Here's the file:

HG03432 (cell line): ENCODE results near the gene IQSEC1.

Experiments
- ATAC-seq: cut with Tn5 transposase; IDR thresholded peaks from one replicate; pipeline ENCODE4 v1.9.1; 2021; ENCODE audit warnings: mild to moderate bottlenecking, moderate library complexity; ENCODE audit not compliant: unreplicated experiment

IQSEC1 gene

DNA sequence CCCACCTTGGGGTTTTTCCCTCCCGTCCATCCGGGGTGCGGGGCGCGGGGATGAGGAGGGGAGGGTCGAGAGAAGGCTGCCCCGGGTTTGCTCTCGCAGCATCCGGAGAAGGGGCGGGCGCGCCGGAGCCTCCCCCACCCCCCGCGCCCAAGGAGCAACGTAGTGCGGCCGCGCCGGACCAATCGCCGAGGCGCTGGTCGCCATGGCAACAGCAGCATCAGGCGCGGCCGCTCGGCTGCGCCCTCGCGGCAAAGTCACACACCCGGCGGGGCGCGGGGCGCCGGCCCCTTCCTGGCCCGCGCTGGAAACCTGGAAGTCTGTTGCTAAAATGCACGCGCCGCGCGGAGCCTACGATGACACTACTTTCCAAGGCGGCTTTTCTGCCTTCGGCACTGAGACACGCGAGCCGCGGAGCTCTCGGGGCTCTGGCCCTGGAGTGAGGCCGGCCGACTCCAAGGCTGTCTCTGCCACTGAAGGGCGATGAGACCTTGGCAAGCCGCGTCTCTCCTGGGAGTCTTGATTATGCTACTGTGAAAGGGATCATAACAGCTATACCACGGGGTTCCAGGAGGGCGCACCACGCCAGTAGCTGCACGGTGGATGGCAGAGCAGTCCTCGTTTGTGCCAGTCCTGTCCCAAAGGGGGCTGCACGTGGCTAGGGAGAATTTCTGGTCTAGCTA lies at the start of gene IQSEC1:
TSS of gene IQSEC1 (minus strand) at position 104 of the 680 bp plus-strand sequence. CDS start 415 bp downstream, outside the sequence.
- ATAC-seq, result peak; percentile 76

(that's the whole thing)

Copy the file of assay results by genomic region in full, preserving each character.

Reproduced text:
HG03432 (cell line): ENCODE results near the gene IQSEC1.

Experiments
- ATAC-seq: cut with Tn5 transposase; IDR thresholded peaks from one replicate; pipeline ENCODE4 v1.9.1; 2021; ENCODE audit warnings: mild to moderate bottlenecking, moderate library complexity; ENCODE audit not compliant: unreplicated experiment

IQSEC1 gene

DNA sequence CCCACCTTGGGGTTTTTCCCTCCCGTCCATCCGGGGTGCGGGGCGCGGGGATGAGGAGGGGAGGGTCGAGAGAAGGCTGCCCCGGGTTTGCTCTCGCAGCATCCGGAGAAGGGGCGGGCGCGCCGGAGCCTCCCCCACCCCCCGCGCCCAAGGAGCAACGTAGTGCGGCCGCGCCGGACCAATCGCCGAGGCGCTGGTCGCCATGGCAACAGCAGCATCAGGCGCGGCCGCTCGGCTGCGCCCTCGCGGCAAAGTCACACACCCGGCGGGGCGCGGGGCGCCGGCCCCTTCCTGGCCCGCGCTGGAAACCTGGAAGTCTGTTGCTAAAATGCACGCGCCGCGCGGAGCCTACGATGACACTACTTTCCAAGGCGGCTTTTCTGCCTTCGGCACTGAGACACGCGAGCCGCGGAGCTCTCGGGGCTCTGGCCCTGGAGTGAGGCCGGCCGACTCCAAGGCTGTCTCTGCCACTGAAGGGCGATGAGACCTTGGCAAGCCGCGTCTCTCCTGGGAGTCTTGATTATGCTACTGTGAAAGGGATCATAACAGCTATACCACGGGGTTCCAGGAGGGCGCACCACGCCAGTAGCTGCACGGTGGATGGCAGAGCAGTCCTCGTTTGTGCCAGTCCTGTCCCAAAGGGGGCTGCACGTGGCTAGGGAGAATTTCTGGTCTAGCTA lies at the start of gene IQSEC1:
TSS of gene IQSEC1 (minus strand) at position 104 of the 680 bp plus-strand sequence. CDS start 415 bp downstream, outside the sequence.
- ATAC-seq, result peak; percentile 76